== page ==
A massive sinkhole in a Louisiana swamp swallowed tall trees whole
on Wednesday, a sign that the sinkhole was likely to get bigger.
The Assumption Parish Office of Emergency Preparedness posted a video of land being gobbled up by the sinkhole with water churning in Bayou Corne, reported WBR-TV
. Assumption Parish is about 40 miles south of Baton Rouge.
Emergency preparedness staffers shot the video about 7:15 p.m. while they were examining the area. The workers said they saw the event about to happen and turned on a video camera to capture the dramatic footage.
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"The sinkhole continues to be active and growing," the office's director, John Boudreaux, told WBZ-TV. Boudreax added that while no homes are currently in danger, they are planning an emergency route around the sinkhole for Highway 70.
The sinkhole was discovered a little more than a year ago in the bayou, according to the Times-Picayune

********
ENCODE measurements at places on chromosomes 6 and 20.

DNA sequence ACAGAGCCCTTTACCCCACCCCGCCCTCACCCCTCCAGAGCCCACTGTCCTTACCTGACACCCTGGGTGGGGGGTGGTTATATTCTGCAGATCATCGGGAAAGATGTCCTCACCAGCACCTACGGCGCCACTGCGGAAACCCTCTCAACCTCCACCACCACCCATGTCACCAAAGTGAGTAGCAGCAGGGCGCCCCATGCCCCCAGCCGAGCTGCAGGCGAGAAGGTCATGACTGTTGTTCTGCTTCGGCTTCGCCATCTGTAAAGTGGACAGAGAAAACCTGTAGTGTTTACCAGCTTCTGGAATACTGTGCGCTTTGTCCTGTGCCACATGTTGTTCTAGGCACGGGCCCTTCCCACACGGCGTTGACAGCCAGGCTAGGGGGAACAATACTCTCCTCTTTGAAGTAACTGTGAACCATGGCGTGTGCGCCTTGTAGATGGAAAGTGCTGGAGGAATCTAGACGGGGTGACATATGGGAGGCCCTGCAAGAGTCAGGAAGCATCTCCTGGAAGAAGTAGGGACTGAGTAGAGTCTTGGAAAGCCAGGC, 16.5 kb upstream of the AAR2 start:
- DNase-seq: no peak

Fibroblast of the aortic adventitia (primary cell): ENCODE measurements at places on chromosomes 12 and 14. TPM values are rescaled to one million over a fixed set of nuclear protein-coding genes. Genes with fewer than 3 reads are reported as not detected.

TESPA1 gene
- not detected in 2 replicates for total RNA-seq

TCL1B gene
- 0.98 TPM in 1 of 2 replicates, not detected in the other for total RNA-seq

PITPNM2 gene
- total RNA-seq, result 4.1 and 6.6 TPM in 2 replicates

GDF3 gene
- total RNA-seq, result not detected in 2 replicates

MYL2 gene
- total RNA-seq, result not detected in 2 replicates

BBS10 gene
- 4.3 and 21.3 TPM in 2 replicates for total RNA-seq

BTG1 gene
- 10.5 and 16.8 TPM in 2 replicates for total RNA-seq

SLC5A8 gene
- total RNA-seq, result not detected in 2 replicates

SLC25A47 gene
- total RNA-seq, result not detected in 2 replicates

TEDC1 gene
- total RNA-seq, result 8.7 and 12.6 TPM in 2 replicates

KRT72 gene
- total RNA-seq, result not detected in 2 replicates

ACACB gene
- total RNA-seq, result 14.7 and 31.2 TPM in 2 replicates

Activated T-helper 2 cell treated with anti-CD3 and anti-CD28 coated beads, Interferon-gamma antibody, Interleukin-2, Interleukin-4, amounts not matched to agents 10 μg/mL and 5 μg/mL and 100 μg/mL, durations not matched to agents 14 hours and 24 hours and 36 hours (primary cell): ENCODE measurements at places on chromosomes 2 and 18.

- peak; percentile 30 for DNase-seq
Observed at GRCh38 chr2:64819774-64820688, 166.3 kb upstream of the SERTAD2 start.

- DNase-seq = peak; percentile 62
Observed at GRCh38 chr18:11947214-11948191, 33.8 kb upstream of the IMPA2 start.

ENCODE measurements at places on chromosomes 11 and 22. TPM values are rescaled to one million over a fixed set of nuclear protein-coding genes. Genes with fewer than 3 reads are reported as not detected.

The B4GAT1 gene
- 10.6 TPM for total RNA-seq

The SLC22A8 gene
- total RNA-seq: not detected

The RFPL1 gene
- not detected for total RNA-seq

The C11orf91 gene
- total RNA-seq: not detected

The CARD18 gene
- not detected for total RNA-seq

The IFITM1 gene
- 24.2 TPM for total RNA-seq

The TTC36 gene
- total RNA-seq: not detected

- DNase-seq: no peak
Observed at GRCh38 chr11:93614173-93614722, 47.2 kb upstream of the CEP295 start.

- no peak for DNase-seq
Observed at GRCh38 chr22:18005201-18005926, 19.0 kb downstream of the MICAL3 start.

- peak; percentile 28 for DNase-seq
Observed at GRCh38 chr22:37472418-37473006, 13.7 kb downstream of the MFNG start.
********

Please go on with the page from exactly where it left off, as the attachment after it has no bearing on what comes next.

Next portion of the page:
in New Orleans. The sinkhole has since grown to 24 acres, and 350 residents surrounding the area are faced with evacuation orders
, if they haven't already left.
According to the Associated Press, the state of Louisiana sued Texas Brine LLC on Aug. 2 over the sinkhole and the environmental damage it claims was caused by the collapse of a salt dome cavern
operated by the company.
"We have already pushed for buyouts for affected residents and are undertaking a thorough review of all of Texas Brine's permits in our state," Louisiana Gov. Bobby Jindal said in a statement after the lawsuit was filed. "This suit is just the next step in making sure Texas Brine does the right thing and properly addresses the mess it's caused."
The AP said Texas Brine, which is based in Houston, was drilling on the edge of a salt dome – a large, naturally occurring underground salt deposit – to create a cavern to extract brine used in petrochemical refining.
Scientists said the underground storage cavern was being mined too close to the edge of the salt dome, creating the sinkhole.
"The conduct and operations of the defendants resulted in the brine mining of the salt cavern to the point that the cavern became structurally unstable, thereby causing the collapse of the cavern and damage to Louisiana's waters, natural resources and the state's Coastal Zone," said the lawsuit.
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